Dedication in teaching is being fully present, being there for your students, guiding your students, encouraging your students, dedicating your time and space to them just like you do for yourself in your own practice.
self reflective practicing yoga tip: Lou Stokes, evolation yoga teacher
Self reflection is the way we apply the knowledge of yoga to our bodies and our own lives. When you are in your beginning yoga practice, advanced, or lifelong practice, use the exercise of self reflection to let go of your negative beliefs and thoughts that are not serving you. By peeling off these layers you will find your true essence, which is pure love and non-judgement.
photo credit: Kara Block Creative
finding truth in your yoga practice: Jeannie Savage, evolation yoga teacher
To experience truth in your practice, and allow that truth to flow into your life, you need to be aware of the temporary truth. It’s important to acknowledge that your truth can change. One day your body tells you that you can do more than ever before and the next day your body says hold back, stay here. What might have been easy yesterday might be impossible today. There is no need to stress in these changing experiences, instead allow your breath to be your anchor, to slow you down, to see more, and to hear what the truth is in each moment. Be, and hold, true to yourself in those moments whether it is on or off your yoga mat. Be realistic with yourself and realize that shi(f)t happens.
patience tip in a yoga practice: Lou Stokes, evolation yoga teacher
In my yoga practice I have no other intention apart from being sincere with myself, to connect to how I am feeling and where I am at in that very moment. There is a lack of attachment which becomes an open door for patience. I feel this kind of patience in my yoga practice, a patience that is not waiting for anything, it’s just naturally patient.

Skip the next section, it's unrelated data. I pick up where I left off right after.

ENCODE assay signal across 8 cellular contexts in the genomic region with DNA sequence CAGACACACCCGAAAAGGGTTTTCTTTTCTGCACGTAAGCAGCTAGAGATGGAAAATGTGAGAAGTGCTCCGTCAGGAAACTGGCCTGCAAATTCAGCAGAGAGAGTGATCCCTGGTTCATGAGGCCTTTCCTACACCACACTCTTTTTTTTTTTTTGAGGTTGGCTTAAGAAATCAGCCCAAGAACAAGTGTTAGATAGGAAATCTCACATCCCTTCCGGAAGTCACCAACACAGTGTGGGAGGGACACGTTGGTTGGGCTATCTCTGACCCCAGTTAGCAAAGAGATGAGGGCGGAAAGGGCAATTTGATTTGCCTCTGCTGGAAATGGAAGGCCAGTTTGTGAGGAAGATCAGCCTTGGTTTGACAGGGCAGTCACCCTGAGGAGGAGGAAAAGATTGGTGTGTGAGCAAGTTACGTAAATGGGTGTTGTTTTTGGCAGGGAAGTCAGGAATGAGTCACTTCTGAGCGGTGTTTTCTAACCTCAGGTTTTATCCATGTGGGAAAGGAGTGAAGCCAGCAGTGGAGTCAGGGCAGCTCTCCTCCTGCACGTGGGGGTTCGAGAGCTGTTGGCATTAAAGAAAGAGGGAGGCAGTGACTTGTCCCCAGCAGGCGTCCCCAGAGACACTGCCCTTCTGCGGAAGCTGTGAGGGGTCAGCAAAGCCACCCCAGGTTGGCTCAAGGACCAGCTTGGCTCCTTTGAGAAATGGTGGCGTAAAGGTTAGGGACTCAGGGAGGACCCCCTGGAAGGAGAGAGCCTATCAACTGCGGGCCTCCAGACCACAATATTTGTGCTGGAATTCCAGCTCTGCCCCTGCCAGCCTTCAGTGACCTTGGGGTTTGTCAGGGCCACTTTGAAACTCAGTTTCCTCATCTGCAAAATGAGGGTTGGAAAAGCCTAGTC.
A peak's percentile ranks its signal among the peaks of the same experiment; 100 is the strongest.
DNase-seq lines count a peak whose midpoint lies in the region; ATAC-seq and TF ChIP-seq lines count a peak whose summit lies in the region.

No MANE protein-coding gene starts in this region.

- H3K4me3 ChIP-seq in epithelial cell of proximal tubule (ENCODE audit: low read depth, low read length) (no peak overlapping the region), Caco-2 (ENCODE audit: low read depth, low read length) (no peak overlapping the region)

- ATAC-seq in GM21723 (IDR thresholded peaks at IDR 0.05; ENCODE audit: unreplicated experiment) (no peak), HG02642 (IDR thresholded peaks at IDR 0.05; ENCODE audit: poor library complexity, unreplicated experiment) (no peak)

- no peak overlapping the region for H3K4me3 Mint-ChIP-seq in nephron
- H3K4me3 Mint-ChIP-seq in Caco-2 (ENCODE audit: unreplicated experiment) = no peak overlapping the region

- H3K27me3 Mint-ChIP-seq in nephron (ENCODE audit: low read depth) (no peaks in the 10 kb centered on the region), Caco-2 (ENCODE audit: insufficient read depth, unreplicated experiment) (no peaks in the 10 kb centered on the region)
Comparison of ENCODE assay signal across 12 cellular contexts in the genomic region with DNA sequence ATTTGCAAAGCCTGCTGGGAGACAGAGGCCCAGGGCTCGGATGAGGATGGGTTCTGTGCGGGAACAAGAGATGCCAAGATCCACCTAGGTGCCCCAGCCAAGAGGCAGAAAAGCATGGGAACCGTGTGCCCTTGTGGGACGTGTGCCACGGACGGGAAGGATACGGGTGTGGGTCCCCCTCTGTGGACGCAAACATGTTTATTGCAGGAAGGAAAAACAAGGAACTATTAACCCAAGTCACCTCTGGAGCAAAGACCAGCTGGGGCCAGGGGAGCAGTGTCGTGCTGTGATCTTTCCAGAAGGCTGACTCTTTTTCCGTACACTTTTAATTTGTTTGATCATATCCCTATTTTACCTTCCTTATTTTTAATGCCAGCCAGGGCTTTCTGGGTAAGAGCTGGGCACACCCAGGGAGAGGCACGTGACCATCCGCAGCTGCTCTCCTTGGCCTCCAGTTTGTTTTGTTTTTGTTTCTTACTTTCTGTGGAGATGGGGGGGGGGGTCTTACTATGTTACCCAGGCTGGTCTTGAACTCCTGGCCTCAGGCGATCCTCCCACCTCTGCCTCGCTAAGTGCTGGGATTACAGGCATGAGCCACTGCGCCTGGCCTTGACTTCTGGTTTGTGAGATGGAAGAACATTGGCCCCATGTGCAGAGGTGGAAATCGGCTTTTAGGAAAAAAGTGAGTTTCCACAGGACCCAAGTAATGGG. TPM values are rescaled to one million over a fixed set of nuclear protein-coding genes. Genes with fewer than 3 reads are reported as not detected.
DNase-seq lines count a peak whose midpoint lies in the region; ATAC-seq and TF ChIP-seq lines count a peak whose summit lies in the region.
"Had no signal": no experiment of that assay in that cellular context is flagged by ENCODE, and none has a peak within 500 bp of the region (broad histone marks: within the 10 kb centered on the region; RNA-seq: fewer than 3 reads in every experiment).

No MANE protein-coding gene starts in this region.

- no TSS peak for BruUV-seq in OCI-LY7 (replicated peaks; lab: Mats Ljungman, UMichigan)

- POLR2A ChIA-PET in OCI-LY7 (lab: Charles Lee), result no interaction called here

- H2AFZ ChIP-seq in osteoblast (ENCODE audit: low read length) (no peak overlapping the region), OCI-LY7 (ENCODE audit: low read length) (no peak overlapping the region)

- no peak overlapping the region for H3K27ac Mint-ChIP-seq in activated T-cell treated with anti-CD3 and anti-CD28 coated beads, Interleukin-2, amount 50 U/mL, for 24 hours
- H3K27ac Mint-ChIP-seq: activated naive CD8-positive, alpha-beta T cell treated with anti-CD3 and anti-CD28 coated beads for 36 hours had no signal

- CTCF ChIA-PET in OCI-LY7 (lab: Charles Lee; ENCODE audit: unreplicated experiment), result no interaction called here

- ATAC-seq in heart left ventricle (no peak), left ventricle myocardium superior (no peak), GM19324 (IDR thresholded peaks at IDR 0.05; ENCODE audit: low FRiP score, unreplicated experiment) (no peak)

breath in a yoga class: Leticia Leyva, evolation yoga teacher
As we practice, the key to going deeper within a posture is the breath. Inhaling gives you more space in the body as you expand your belly, ribcage, and chest. Then comes the exhale which allows for more depth within the posture, as you contract the abdominal muscles and stretch deeper into your muscles.
It is a dance, a marriage, between inhales and exhales of equal length and strength, creating balance in the body. The goal and focus should be to maintain the same calm, steady, rhythm of breath throughout the entirety of your practice – no matter what level of intensity the posture requires.
being present in the yoga room: Ryan McCourt, evolation yoga teacher
A good way I’ve found to stay present while practicing is to choose one muscle and focus on it and only it for the entire class. When my attention strays, I bring it back to that one muscle. When in a posture that the muscle I’ve chosen should be engaged, I try to flex it a little more. Pushing my limits a little further, seeing what that change will do for me. When I am in a posture that requires that muscle to relax, I focus on releasing it even deeper and seeing how far I can go.
Bringing awareness to one muscle at a time has proven a valuable tool for me to relinquish all other thoughts and stay present. With it, I also gain in depth knowledge about what that muscle should be doing throughout the class – helping me in future practices.
practicing yoga with responsibility: Jeannie Savage, evolation yoga teacher
As a student it is your responsibility, and in the best interest of those around you and yourself, for the space to be safe. You contribute to the space that is shared at the studio and in class. Realizing this will bring you more awareness to your placement in the room, your conversations, your appreciated silence in the class. Take responsibility not only to avoid talking in class, but by moving with intention throughout class and when walking out at the end.
By focusing on your breath you give yourself the space to connect with your body and not be bound by the limitations of your mind. You are the one in your body so you need to know how to listen to it, whether that means backing off, staying still or pushing more. Try to combine this responsibility to your Self and all of your classes.